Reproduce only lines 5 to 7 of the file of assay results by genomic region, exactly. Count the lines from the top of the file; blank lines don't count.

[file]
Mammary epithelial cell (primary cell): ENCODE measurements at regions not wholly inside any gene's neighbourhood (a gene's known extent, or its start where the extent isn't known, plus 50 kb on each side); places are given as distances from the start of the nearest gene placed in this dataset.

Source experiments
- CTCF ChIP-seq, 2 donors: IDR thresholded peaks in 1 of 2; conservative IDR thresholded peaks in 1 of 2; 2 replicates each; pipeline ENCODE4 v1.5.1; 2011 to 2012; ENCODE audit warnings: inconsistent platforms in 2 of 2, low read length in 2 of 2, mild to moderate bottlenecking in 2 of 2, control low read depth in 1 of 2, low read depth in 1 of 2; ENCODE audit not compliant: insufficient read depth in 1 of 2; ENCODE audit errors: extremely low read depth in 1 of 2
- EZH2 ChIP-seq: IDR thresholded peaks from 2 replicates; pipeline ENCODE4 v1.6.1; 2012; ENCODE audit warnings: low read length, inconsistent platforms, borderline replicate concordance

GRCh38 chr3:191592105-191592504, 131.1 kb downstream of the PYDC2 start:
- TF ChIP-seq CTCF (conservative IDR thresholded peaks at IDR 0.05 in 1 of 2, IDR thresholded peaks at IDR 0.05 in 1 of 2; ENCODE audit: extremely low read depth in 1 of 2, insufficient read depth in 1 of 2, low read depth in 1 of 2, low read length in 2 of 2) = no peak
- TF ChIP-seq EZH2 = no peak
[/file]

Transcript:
GRCh38 chr3:191592105-191592504, 131.1 kb downstream of the PYDC2 start:
- TF ChIP-seq CTCF (conservative IDR thresholded peaks at IDR 0.05 in 1 of 2, IDR thresholded peaks at IDR 0.05 in 1 of 2; ENCODE audit: extremely low read depth in 1 of 2, insufficient read depth in 1 of 2, low read depth in 1 of 2, low read length in 2 of 2) = no peak
- TF ChIP-seq EZH2 = no peak